As explained above the seaward entrance to Polperro, which is a popular drone launch and flight area, is frequently flown over at low level by rescue and domestic helicopters and light aircraft. A  negligently flown drone is a distinct and frequent danger in this regard.

Flying restrictions and hazards – Code Point 8

Crowds and Areas of Environmental Sensitivity.

Polperro has frequent concerts and festivals where people come together throughout the village. In addition stretches of coastline that exist between the village and sea are designated SSSI’s. They support a wide range of wildlife and in particular protected gulls and hawks. All species are clearly affected by the proximity and noise of drones.

Privacy – Code Point 20

Due to the dense residential nature of Polperro and the common use of camera equipped drones flights can potentially breach an individuals right to privacy. This can be a significant nuisance for residents and visitors who would otherwise expect to enjoy the privacy of their homes and gardens. Unless kept strictly over the water to the  seaward side of the harbour, drones flown over Polperro will may affect our right to privacy and thereby create a nuisance and breach of rights under the Data Protection legislation.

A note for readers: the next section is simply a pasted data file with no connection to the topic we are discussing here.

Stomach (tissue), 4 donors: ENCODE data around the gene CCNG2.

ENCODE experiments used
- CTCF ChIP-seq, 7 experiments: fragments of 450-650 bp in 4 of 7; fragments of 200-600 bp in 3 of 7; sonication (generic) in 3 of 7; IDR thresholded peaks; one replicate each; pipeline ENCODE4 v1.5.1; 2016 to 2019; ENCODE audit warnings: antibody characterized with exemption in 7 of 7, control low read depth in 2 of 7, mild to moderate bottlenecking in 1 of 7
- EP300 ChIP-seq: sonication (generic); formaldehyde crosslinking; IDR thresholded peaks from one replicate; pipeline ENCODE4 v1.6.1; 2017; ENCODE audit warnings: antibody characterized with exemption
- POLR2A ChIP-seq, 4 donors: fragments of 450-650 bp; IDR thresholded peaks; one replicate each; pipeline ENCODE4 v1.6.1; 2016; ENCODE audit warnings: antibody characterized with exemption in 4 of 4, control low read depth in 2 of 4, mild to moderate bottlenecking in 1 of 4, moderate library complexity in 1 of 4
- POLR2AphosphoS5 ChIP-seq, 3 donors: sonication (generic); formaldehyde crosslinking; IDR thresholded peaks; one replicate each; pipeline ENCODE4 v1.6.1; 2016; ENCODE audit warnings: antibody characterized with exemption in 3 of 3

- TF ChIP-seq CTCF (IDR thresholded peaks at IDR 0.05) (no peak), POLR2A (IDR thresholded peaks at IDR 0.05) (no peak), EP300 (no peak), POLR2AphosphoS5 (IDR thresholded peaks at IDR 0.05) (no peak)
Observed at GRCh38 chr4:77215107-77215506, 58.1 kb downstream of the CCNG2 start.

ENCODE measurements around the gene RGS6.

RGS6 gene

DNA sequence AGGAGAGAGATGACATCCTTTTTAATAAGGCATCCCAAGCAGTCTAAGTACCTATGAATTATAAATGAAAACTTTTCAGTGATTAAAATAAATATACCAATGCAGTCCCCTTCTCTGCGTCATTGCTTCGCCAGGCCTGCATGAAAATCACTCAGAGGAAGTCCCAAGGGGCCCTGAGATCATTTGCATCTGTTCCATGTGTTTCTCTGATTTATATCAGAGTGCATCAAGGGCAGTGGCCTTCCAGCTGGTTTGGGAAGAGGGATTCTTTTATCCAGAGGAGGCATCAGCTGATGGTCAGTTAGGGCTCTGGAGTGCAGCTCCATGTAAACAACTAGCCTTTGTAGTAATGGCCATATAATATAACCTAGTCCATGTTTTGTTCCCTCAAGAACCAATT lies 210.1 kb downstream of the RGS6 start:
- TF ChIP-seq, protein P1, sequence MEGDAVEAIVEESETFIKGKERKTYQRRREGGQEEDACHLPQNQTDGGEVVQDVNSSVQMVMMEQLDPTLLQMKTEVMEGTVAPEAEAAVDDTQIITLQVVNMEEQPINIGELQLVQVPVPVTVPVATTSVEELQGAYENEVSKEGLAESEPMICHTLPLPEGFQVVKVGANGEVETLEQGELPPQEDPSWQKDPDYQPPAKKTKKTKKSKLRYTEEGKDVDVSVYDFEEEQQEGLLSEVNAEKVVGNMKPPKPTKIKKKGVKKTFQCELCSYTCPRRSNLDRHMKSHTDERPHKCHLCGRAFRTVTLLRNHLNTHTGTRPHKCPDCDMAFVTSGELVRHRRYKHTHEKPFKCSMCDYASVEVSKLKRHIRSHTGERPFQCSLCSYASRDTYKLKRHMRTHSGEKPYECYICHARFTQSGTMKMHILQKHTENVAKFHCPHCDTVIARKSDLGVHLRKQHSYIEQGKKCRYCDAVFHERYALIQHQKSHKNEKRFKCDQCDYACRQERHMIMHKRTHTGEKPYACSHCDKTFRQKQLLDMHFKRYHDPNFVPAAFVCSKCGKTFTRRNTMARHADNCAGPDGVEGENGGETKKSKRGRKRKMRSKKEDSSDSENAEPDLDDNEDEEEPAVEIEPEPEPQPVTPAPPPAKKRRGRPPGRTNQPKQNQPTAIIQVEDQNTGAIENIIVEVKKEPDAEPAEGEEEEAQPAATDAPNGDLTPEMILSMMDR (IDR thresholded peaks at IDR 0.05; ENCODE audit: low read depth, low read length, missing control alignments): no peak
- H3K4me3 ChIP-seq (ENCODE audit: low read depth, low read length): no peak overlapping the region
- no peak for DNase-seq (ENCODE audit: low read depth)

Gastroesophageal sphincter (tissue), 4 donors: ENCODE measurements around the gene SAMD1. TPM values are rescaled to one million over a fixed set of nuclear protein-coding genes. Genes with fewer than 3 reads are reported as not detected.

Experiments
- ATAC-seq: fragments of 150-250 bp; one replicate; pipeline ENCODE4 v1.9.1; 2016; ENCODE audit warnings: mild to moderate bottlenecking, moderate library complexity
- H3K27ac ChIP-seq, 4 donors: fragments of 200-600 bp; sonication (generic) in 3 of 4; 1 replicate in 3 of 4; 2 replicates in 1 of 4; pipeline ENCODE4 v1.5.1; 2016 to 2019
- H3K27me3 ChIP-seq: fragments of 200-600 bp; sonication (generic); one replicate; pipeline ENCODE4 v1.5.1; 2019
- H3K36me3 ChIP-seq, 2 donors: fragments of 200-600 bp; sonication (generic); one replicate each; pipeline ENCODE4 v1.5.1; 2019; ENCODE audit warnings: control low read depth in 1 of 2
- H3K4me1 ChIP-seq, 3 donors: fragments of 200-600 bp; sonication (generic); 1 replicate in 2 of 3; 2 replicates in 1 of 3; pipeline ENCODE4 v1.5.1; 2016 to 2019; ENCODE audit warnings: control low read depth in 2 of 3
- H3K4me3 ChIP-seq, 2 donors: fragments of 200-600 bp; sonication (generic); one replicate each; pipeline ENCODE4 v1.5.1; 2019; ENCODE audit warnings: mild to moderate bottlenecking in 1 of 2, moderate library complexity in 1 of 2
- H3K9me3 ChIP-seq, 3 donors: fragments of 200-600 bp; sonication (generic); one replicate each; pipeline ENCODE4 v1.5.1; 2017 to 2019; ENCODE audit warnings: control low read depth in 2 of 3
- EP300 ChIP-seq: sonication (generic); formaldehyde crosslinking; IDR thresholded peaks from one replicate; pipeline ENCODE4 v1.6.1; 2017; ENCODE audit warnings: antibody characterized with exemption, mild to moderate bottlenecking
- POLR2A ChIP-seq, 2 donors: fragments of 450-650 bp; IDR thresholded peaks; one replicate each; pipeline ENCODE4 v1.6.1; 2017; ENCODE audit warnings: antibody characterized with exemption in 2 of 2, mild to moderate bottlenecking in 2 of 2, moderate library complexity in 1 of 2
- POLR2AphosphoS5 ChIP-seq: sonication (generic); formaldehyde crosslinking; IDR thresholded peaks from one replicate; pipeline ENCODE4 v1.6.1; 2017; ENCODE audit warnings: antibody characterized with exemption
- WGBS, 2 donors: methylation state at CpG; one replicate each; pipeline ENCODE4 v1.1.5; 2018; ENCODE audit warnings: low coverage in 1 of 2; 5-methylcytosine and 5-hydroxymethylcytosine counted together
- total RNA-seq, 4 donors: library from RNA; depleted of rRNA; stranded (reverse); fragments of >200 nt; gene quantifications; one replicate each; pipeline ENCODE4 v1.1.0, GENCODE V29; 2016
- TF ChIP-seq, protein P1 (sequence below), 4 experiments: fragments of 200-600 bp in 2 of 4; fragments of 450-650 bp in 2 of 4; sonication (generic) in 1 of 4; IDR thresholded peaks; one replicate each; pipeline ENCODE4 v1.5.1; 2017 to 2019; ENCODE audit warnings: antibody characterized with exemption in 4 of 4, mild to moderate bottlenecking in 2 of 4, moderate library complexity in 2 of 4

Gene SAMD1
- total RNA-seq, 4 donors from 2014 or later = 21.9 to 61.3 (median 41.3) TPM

Given the physical and social characteristics of Polperro it can make it difficult to fly drones over the village without breaching many of the CAA‘s rules. Clearly trying to monitor and police every breach would be difficult suggesting that if it were possible a complete ban might be considered. In any event signage at key points in the village indicating the restrictions imposed by the CAA might both discourage and reduce drone nuisance and help make residents and visitors aware of what is and isn’t acceptable and where referral to the police involvement might be appropriate.”